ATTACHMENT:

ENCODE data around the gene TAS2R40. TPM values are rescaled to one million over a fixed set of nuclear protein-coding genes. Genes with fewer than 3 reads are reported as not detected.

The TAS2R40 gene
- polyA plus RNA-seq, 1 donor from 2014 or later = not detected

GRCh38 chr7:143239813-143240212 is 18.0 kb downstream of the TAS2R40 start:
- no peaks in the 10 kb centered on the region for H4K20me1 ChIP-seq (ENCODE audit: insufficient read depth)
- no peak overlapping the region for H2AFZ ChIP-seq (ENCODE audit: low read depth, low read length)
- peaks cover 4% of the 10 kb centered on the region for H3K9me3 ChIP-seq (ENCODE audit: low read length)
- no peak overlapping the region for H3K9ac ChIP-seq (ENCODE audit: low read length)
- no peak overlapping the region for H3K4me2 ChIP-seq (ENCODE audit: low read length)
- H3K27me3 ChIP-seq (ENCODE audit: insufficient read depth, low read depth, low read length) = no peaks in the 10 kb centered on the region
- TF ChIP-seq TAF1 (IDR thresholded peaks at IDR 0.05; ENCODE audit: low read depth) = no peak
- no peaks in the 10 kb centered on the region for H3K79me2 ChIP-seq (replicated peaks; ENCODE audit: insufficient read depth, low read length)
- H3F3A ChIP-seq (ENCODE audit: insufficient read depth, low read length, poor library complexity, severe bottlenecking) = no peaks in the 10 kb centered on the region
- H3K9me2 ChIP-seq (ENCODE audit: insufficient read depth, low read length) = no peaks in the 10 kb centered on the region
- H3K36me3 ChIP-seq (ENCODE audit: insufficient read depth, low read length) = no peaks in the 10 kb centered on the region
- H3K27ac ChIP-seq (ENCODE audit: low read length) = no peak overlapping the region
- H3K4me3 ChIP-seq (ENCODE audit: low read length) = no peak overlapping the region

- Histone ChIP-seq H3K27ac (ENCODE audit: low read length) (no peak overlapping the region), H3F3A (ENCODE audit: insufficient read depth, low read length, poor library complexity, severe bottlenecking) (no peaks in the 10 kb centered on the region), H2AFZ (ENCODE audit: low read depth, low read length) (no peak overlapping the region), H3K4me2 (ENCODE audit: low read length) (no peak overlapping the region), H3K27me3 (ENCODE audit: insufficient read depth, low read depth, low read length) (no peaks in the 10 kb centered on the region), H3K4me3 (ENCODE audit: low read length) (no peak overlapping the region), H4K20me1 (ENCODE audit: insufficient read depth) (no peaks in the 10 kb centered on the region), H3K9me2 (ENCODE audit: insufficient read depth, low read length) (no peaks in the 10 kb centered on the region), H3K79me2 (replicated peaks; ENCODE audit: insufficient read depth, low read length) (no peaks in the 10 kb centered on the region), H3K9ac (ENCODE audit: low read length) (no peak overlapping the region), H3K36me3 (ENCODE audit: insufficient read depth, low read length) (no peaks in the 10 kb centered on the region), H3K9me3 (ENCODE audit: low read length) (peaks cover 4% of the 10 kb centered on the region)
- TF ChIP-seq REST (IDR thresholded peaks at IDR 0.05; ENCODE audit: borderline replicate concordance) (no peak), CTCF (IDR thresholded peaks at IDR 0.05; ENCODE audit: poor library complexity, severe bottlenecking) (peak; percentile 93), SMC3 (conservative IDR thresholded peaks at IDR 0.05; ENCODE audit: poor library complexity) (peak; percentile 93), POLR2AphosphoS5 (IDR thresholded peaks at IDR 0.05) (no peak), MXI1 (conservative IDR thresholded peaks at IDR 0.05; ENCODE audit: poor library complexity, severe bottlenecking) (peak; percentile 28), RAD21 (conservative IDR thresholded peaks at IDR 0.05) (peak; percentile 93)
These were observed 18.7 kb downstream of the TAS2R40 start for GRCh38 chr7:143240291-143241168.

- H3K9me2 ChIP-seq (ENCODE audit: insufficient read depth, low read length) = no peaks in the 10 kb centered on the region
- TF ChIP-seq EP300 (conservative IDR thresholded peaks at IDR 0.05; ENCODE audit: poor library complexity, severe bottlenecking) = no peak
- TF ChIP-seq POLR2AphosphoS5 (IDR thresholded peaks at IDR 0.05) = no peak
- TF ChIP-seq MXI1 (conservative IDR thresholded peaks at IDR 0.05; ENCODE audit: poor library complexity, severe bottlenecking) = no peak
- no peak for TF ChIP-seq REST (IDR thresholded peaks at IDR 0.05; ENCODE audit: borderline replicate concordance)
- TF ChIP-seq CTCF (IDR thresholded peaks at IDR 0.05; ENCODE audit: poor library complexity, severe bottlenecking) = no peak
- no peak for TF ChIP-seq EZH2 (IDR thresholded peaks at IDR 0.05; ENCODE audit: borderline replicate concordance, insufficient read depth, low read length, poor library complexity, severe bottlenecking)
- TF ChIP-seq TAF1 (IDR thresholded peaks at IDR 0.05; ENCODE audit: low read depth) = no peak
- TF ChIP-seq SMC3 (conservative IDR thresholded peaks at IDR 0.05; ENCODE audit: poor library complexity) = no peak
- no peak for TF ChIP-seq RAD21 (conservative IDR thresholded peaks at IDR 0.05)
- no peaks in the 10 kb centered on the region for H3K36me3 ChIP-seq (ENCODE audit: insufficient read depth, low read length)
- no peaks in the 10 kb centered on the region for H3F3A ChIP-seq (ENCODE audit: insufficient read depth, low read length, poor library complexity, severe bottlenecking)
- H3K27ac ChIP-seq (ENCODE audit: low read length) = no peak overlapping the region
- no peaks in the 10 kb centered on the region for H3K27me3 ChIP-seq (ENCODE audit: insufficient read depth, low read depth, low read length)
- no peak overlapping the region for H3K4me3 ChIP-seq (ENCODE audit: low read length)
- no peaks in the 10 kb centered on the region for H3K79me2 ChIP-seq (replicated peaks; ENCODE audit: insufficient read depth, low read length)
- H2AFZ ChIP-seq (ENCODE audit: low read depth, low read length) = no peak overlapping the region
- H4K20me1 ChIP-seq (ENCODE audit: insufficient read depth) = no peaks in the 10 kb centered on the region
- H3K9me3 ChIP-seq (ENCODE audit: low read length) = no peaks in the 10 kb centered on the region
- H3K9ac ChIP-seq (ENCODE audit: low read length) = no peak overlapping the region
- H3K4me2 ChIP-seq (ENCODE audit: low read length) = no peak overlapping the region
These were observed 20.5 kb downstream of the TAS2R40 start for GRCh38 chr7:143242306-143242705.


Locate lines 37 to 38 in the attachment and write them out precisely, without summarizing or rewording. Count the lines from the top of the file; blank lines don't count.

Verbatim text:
- H2AFZ ChIP-seq (ENCODE audit: low read depth, low read length) = no peak overlapping the region
- H4K20me1 ChIP-seq (ENCODE audit: insufficient read depth) = no peaks in the 10 kb centered on the region